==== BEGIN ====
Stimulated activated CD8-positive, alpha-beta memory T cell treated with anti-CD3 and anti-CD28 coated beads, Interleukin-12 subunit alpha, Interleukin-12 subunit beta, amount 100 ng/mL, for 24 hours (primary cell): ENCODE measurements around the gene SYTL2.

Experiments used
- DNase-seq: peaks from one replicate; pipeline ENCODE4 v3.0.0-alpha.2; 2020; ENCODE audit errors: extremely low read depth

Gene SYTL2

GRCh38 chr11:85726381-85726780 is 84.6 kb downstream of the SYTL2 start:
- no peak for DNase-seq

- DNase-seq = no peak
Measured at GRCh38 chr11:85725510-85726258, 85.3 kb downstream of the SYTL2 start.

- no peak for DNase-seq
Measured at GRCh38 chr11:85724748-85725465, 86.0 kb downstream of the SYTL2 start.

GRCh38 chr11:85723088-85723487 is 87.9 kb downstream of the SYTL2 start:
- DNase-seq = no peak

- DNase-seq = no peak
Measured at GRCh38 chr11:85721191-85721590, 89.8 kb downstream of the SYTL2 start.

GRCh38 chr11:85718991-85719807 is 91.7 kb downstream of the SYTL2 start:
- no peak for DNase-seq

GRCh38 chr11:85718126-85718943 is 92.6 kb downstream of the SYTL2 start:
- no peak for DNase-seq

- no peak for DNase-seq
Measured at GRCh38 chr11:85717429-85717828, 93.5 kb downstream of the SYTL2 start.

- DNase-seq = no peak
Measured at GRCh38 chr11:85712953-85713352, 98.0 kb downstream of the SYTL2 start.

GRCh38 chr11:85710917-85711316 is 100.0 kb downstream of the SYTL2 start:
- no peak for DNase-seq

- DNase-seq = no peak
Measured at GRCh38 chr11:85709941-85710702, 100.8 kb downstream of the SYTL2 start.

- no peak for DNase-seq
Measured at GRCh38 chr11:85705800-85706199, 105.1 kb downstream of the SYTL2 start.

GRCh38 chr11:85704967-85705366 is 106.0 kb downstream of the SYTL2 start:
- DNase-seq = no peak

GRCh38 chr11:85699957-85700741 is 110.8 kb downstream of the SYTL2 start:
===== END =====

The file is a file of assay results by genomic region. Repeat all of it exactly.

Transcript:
Stimulated activated CD8-positive, alpha-beta memory T cell treated with anti-CD3 and anti-CD28 coated beads, Interleukin-12 subunit alpha, Interleukin-12 subunit beta, amount 100 ng/mL, for 24 hours (primary cell): ENCODE measurements around the gene SYTL2.

Experiments used
- DNase-seq: peaks from one replicate; pipeline ENCODE4 v3.0.0-alpha.2; 2020; ENCODE audit errors: extremely low read depth

Gene SYTL2

GRCh38 chr11:85726381-85726780 is 84.6 kb downstream of the SYTL2 start:
- no peak for DNase-seq

- DNase-seq = no peak
Measured at GRCh38 chr11:85725510-85726258, 85.3 kb downstream of the SYTL2 start.

- no peak for DNase-seq
Measured at GRCh38 chr11:85724748-85725465, 86.0 kb downstream of the SYTL2 start.

GRCh38 chr11:85723088-85723487 is 87.9 kb downstream of the SYTL2 start:
- DNase-seq = no peak

- DNase-seq = no peak
Measured at GRCh38 chr11:85721191-85721590, 89.8 kb downstream of the SYTL2 start.

GRCh38 chr11:85718991-85719807 is 91.7 kb downstream of the SYTL2 start:
- no peak for DNase-seq

GRCh38 chr11:85718126-85718943 is 92.6 kb downstream of the SYTL2 start:
- no peak for DNase-seq

- no peak for DNase-seq
Measured at GRCh38 chr11:85717429-85717828, 93.5 kb downstream of the SYTL2 start.

- DNase-seq = no peak
Measured at GRCh38 chr11:85712953-85713352, 98.0 kb downstream of the SYTL2 start.

GRCh38 chr11:85710917-85711316 is 100.0 kb downstream of the SYTL2 start:
- no peak for DNase-seq

- DNase-seq = no peak
Measured at GRCh38 chr11:85709941-85710702, 100.8 kb downstream of the SYTL2 start.

- no peak for DNase-seq
Measured at GRCh38 chr11:85705800-85706199, 105.1 kb downstream of the SYTL2 start.

GRCh38 chr11:85704967-85705366 is 106.0 kb downstream of the SYTL2 start:
- DNase-seq = no peak

GRCh38 chr11:85699957-85700741 is 110.8 kb downstream of the SYTL2 start: